U.S. President Barack Obama has praised the people of a central Newfoundland town for their kindness in caring for thousands of travellers whose jumbo jets made hasty landings there on Sept. 11, 2001.
"In one of the darkest moments in our history, Canada stood by our side and showed itself to be a true friend," Obama said in a letter sent Thursday to Prime Minister Stephen Harper. [Read the full text here.]
"The small city of Gander, Newfoundland, population 9,600, received 6,600 diverted passengers, while Vancouver received 8,500 people," said Obama, citing two of the airports that quickly handled diverted flights in the aftermath of the closure of North American airspace.
"For the next three days — before our airspace was reopened — those displaced passengers were treated like family in Canadian homes, receiving food, shelter, medical attention, and comfort."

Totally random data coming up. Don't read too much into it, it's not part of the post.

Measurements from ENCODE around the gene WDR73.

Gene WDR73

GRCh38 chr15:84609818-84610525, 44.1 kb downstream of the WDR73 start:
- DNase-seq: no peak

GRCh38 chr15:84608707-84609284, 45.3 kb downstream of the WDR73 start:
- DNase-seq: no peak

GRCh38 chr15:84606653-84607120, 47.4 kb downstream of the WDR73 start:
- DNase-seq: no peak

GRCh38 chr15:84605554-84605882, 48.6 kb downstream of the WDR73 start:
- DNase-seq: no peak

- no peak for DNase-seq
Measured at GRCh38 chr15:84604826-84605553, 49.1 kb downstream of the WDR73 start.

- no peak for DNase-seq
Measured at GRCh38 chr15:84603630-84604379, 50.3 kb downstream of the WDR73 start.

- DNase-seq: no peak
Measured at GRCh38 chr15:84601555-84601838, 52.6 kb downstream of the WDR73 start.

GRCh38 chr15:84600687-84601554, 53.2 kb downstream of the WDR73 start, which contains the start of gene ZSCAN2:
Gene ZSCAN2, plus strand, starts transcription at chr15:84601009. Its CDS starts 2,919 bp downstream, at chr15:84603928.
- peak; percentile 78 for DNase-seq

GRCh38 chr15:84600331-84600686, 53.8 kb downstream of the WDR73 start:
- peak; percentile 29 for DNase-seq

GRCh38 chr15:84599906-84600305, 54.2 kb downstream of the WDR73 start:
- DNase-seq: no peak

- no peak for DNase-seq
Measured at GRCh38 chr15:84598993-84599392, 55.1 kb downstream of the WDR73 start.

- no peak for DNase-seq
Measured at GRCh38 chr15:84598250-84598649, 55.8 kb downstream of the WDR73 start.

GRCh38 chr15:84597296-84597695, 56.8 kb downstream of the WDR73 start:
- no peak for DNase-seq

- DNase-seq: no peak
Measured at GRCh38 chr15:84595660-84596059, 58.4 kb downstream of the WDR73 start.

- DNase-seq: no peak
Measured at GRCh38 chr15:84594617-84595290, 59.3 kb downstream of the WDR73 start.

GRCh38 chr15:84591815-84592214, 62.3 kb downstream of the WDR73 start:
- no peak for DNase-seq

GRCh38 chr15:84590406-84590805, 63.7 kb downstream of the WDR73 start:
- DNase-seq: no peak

In a response sent Friday, Harper agreed that Gander set an example of "the enduring bonds of friendship between Canada and the United States." [Read the text of Harper's letter.]
Gander and its neighbouring communities are organizing 10th anniversary celebrations this weekend, and some of the people who were originally stranded are returning to the town.
The story of Gander's response has already been told in various ways, from a television documentary hosted by Tom Brokaw to a book and even a musical that debuts this weekend in the town.
On Thursday, a delegation from Newfoundland and Labrador was warmly welcomed in Washington, D.C., where political leaders paid tribute to the warmth and friendship that were offered to passengers.
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